Pugnacious in appearance and manner, the granite-jawed Kiefer looks, sounds and acts like a football coach. In a world of doubt, he feels and exudes certitude. He believes in his team, his family, his God and in trying to kick his opponents' butts.
"Don't have cliques," he warns in a stark Arizona twang. "Be family. Football is your business together. If you go to the JV game this week, sit together. If you have to bring girlfriends, I guess that's okay. But keep them on the outside."
Many players chuckle softly. The coach is being serious, but he doesn't mind hearing his guys laugh--at the right time and place.
"Remember, men, no statements," Kiefer continues.
Everyone here knows what that means: no earrings, gaudy jewelry or wild attire. No long hair. It means that on the day before games, all players wear uniform jerseys to school. On Game Day, they wear shirts and ties.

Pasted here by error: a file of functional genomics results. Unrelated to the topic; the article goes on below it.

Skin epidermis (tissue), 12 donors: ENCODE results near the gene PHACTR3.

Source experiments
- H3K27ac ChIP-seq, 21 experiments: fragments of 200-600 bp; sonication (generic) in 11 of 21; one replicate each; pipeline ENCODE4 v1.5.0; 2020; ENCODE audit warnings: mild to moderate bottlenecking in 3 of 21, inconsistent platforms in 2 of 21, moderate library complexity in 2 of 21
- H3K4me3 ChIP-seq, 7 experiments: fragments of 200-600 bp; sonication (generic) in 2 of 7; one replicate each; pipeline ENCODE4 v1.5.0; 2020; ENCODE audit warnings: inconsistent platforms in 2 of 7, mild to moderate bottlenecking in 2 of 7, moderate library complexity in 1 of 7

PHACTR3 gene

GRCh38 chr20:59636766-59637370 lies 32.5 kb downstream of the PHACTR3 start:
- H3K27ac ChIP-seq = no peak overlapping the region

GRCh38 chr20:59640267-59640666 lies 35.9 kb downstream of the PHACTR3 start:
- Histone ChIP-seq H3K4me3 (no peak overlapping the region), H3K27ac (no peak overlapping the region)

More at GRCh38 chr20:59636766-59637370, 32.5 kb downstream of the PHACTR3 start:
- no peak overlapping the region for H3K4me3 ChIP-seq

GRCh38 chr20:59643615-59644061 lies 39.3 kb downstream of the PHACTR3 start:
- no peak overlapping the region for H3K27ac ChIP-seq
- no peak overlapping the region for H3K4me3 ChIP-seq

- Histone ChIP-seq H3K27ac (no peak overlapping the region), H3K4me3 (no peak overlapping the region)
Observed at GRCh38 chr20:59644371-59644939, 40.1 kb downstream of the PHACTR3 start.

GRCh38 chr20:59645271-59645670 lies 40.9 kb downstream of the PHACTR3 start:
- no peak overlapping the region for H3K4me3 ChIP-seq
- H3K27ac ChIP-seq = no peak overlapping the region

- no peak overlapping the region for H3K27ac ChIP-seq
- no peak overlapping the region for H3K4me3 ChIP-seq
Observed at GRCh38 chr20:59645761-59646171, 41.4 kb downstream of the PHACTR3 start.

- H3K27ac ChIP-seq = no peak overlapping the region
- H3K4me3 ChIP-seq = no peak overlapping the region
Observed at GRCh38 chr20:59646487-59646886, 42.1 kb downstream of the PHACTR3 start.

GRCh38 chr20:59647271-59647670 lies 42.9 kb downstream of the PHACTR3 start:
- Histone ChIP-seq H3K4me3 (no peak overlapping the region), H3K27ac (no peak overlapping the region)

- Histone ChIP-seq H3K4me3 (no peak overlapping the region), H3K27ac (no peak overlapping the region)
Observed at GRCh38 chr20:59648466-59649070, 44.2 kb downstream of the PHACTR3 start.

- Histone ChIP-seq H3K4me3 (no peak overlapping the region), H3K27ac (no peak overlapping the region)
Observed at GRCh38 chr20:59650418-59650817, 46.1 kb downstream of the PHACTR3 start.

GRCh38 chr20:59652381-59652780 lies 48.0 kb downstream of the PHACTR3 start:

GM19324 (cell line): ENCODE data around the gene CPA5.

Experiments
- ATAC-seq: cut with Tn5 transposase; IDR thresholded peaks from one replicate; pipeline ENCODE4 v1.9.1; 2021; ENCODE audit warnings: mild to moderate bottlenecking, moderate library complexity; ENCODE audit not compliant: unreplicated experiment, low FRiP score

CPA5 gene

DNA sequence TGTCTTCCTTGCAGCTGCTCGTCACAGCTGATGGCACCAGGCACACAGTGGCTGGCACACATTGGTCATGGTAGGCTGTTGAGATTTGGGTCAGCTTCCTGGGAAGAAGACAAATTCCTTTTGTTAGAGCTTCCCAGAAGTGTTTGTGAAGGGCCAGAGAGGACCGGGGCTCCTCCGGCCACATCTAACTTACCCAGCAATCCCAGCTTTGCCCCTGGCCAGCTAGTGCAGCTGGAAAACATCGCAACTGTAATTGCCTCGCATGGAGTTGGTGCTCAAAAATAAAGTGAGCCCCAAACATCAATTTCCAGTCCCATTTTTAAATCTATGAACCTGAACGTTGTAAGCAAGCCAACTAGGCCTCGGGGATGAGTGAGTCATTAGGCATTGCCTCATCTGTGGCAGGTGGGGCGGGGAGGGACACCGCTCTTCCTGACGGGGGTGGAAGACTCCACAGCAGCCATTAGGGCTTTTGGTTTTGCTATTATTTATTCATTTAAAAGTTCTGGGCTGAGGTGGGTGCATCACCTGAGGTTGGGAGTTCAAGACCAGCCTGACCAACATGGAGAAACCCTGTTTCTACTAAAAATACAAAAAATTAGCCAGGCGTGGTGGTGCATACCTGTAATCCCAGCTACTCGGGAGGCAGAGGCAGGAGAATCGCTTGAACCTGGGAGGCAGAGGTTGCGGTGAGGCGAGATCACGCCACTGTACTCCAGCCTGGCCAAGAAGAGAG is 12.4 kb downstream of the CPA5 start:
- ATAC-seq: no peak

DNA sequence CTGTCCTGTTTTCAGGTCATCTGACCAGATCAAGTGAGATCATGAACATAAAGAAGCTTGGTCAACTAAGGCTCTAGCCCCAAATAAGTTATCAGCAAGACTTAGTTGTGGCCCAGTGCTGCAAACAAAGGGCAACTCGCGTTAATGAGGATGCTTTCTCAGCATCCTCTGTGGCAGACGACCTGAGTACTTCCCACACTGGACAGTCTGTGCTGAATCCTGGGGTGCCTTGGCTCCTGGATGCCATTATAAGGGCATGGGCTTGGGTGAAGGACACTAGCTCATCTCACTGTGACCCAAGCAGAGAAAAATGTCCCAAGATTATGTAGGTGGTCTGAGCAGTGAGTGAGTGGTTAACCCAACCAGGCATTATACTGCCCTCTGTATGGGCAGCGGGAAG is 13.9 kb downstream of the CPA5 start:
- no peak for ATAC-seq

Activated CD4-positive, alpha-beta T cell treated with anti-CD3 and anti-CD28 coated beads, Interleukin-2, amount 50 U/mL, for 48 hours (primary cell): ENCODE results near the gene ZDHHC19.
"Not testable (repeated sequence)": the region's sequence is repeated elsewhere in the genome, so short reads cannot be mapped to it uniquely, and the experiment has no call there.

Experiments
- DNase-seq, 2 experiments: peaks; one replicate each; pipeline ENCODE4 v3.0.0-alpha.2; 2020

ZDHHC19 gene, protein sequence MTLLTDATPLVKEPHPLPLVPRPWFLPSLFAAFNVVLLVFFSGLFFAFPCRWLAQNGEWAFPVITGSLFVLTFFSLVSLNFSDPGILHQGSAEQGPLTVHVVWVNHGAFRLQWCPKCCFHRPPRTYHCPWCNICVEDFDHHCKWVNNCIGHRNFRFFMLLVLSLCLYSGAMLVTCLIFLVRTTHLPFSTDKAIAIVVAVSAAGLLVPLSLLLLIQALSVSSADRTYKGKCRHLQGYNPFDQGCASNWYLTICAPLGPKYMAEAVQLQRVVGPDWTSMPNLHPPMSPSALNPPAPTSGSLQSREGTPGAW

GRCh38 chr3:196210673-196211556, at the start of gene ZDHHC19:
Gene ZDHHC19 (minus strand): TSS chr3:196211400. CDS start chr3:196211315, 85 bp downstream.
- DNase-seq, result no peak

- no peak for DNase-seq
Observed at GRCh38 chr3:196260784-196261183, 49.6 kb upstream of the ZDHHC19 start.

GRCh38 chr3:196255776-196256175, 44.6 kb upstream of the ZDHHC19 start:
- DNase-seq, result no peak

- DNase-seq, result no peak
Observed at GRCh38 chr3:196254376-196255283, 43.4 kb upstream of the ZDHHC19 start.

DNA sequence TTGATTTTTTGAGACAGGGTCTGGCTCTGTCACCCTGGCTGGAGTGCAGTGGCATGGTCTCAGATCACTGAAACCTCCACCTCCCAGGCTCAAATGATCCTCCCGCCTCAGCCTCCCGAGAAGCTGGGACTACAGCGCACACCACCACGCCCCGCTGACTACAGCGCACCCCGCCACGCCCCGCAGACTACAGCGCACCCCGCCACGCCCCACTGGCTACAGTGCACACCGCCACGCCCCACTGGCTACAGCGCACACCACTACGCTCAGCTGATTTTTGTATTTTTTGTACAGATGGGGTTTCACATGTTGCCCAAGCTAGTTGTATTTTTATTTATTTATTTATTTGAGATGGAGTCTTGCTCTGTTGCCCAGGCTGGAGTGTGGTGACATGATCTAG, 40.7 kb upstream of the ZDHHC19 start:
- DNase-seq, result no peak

No exceptions. No statements.
"If you're caught, you can forfeit your right to be on this team. We will play the role to the hilt of an excellent football team. That's your statement."
Kiefer is finished. His players jump to their feet. Enmeshed, they thrust their right fists toward the big, blue sky.
"One-two-three. Mountain Pointe Pride!"
@body:If we lose even one game, our family and fellow students will jump on us. But we play because we love to play.
--Mountain Pointe linebacker Uriah Stricker
Karl Kiefer chats with assistant coaches Phil Abbadessa and Dick Baniszewski on their way to the locker room. The three are as anxious as the players to get the season under way in a few days.